Article 21 of the Indian Constitution ensures the Fundamental Right to life and liberty for all persons. It adds no person shall be deprived of his life or personal liberty except according to procedure established by law. This has been legally construed to mean if there is a procedure, which is fair and valid, then the state by framing a law can deprive a person of his life. While the central government has consistently maintained it would keep the death penalty in the statute books to act as a deterrent, and for those who are a threat to society, the Supreme Court too has upheld the constitutional validity of capital punishment in “rarest of rare” cases. In Jagmohan Singh v. State of Uttar Pradesh (1973), then in Rajendra Prasad v. State of Uttar Pradesh (1979), and finally in Bacchan Singh v. State of Punjab (1980), the Supreme Court affirmed the constitutional validity of the death penalty. It said that if capital punishment is provided in the law and the procedure is a fair, just and reasonable one, the death sentence can be awarded to a convict. This will, however, only be in the “rarest of rare” cases, and the courts should render “special reasons” while sending a person to the gallows

4.1 Criteria for Rarest of Rare

The principles as to what would constitute the “rarest of rare” have been laid down by the top Court in the landmark judgment in Bacchan Singh v. State of Punjab. Supreme Court formulated certain broad illustrative guidelines and said it should be given only when the option of awarding the sentence of life imprisonment is “unquestionably foreclosed”. It was left completely upon the court’s discretion to reach this conclusion. However, the apex court also laid down the principle of weighing, aggravating and mitigating circumstances. A balance-sheet of aggravating and mitigating circumstances in a particular case has to be drawn to ascertain whether justice will not be done if any punishment less than the death sentence is awarded.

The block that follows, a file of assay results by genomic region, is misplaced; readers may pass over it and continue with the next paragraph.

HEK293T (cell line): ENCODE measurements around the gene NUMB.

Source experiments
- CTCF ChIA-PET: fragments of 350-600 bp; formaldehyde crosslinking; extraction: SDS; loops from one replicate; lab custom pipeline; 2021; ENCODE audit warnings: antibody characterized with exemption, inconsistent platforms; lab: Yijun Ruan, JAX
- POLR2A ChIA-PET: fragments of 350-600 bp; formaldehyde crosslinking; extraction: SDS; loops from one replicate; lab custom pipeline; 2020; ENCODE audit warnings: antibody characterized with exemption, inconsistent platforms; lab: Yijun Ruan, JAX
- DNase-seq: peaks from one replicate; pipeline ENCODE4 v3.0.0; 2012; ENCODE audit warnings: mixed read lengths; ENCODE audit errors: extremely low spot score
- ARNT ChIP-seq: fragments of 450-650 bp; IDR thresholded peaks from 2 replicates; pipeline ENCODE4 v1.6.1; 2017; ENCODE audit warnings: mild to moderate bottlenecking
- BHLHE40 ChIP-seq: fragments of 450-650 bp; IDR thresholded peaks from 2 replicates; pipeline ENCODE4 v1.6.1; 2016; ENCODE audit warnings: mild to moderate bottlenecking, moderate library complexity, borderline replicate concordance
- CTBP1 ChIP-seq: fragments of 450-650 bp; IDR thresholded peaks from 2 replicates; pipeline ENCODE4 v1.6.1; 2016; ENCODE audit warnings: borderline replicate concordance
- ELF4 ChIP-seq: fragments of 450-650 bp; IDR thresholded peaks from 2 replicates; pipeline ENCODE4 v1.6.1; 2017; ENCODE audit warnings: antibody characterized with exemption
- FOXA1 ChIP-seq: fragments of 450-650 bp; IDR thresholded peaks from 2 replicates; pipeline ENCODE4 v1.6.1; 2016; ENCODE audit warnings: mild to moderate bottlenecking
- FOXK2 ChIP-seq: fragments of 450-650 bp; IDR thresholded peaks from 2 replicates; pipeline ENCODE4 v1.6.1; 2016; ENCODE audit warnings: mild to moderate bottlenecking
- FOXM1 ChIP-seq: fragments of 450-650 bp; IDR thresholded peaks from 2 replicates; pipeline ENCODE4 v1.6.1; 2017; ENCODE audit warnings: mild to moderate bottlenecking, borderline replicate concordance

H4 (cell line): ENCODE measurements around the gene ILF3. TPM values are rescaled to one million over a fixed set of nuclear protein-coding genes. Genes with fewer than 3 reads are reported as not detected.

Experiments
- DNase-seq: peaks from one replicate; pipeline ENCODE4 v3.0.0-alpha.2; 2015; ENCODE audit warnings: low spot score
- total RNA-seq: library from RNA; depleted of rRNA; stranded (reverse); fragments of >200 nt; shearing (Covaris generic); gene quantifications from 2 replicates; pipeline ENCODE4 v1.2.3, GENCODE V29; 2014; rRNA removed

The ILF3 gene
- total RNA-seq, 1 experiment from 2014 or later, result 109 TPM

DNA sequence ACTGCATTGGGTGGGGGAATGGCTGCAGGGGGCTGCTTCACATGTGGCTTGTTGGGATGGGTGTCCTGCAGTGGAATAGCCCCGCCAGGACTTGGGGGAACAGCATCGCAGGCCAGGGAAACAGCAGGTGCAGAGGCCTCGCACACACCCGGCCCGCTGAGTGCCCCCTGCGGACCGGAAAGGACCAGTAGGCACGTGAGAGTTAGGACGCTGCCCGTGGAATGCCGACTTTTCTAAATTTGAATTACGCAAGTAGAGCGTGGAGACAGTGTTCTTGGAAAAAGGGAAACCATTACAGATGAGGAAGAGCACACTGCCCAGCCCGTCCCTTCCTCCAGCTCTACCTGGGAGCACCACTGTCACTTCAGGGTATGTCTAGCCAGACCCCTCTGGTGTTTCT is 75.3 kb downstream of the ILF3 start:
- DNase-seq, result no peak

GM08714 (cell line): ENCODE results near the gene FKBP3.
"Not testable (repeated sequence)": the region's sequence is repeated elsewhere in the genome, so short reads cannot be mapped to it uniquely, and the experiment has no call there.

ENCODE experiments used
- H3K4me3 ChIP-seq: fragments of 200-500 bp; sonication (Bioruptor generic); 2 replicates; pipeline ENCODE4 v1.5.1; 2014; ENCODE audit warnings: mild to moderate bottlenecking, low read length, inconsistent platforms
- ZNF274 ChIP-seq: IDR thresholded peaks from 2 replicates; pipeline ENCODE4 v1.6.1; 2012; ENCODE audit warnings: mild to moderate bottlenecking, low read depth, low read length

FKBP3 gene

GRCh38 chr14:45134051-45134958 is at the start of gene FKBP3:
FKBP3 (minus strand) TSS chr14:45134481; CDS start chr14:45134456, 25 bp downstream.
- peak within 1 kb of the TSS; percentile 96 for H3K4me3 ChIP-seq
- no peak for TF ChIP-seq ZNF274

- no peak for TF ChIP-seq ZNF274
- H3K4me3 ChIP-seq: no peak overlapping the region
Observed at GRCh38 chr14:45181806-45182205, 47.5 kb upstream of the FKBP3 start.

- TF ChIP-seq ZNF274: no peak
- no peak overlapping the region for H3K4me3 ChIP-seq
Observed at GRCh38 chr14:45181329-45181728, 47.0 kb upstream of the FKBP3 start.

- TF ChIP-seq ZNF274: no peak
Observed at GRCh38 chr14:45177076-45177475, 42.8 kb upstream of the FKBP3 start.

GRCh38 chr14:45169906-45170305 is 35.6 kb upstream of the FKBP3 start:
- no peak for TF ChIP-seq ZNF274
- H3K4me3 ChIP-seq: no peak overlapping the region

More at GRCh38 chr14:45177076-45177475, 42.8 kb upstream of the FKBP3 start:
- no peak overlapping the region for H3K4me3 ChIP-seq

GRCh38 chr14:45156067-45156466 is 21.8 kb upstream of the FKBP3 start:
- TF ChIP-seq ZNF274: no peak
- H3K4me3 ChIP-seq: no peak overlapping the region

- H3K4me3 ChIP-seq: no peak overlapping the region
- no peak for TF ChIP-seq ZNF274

In the case of Dhananjoy Chaterjee v. State of West Bengal he was accused of raping and then murdering a 14 year old girl, Hetal Parekh. He work as a security guard. The victim lived in the same apartment that Dhananjoy was guarding. According to the official verdict, it was proved that he raped the girl and then choked her to death. The judiciary declared the crime as “rarest of rare” because the guard was responsible for the protection of the society and the people living in it. The accused was scheduled to hang on June 25, 2004 but his family filed a mercy plea, which was rejected by the then President of India, A.P.J. Abdul Kalam. He was finally hanged on his 39th birthday in Alipore Central Jail in Kolkata.

In the case of Mohammad Ajmal Amir Kasab v. State of Maharashtra Ajmal Kasab was a part of the group that was responsible for the infamous 26/11 attacks in Mumbai. This case was closely followed by the media of our country which was probably the reason why case was expedited. An 11,000 page charge sheet was filed against Kasab which made a strong case against him. He kept changing his statement from time to time and moved up to the Supreme Court pleading for mercy. President Pranab Mukherjee upheld the judgement of capital punishment on the November 5, 2012 and he was hanged to death on November 21, 2012.